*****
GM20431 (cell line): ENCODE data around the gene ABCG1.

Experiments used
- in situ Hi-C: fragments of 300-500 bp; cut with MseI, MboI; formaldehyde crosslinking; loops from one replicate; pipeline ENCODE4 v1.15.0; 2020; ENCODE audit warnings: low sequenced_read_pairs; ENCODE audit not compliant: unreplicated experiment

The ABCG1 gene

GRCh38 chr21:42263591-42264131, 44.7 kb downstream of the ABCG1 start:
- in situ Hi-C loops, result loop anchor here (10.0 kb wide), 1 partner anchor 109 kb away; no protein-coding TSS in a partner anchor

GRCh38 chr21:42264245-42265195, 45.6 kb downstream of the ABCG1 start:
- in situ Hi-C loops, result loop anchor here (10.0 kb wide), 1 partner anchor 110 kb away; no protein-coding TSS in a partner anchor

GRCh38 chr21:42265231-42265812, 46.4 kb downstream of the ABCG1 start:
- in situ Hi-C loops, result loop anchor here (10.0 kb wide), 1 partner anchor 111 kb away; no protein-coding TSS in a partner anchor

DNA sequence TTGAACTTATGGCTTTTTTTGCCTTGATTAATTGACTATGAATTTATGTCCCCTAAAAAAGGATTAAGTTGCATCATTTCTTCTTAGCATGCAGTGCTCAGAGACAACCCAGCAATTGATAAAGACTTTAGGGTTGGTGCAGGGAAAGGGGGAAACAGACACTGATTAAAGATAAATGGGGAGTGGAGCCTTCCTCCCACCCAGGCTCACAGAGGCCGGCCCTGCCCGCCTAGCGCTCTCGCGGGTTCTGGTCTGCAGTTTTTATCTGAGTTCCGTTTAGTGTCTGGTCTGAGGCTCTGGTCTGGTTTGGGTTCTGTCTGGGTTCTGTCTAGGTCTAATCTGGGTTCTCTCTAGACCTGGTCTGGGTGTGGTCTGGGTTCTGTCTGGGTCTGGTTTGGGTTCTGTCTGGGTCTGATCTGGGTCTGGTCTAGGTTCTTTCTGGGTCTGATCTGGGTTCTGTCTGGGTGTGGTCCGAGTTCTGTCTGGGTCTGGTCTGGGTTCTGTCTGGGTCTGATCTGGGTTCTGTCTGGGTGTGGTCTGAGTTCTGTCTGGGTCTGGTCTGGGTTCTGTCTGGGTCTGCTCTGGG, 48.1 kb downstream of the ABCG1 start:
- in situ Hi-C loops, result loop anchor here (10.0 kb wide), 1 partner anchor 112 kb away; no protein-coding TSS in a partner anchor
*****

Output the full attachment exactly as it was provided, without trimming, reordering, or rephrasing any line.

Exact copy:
GM20431 (cell line): ENCODE data around the gene ABCG1.

Experiments used
- in situ Hi-C: fragments of 300-500 bp; cut with MseI, MboI; formaldehyde crosslinking; loops from one replicate; pipeline ENCODE4 v1.15.0; 2020; ENCODE audit warnings: low sequenced_read_pairs; ENCODE audit not compliant: unreplicated experiment

The ABCG1 gene

GRCh38 chr21:42263591-42264131, 44.7 kb downstream of the ABCG1 start:
- in situ Hi-C loops, result loop anchor here (10.0 kb wide), 1 partner anchor 109 kb away; no protein-coding TSS in a partner anchor

GRCh38 chr21:42264245-42265195, 45.6 kb downstream of the ABCG1 start:
- in situ Hi-C loops, result loop anchor here (10.0 kb wide), 1 partner anchor 110 kb away; no protein-coding TSS in a partner anchor

GRCh38 chr21:42265231-42265812, 46.4 kb downstream of the ABCG1 start:
- in situ Hi-C loops, result loop anchor here (10.0 kb wide), 1 partner anchor 111 kb away; no protein-coding TSS in a partner anchor

DNA sequence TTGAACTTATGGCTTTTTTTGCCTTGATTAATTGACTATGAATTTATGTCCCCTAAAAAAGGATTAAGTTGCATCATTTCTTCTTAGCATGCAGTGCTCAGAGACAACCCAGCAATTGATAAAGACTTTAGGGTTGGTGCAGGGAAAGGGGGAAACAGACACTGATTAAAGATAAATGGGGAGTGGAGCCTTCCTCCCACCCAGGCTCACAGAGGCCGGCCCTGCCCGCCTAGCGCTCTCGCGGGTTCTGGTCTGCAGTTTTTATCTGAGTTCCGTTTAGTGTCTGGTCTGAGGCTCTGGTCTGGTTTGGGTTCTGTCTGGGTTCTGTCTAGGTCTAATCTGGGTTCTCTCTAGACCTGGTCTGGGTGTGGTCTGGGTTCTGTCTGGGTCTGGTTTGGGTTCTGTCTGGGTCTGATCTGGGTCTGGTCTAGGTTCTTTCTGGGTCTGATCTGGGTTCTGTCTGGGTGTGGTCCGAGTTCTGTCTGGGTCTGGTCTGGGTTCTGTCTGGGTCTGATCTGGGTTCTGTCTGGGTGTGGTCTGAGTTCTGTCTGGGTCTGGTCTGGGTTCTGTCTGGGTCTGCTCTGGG, 48.1 kb downstream of the ABCG1 start:
- in situ Hi-C loops, result loop anchor here (10.0 kb wide), 1 partner anchor 112 kb away; no protein-coding TSS in a partner anchor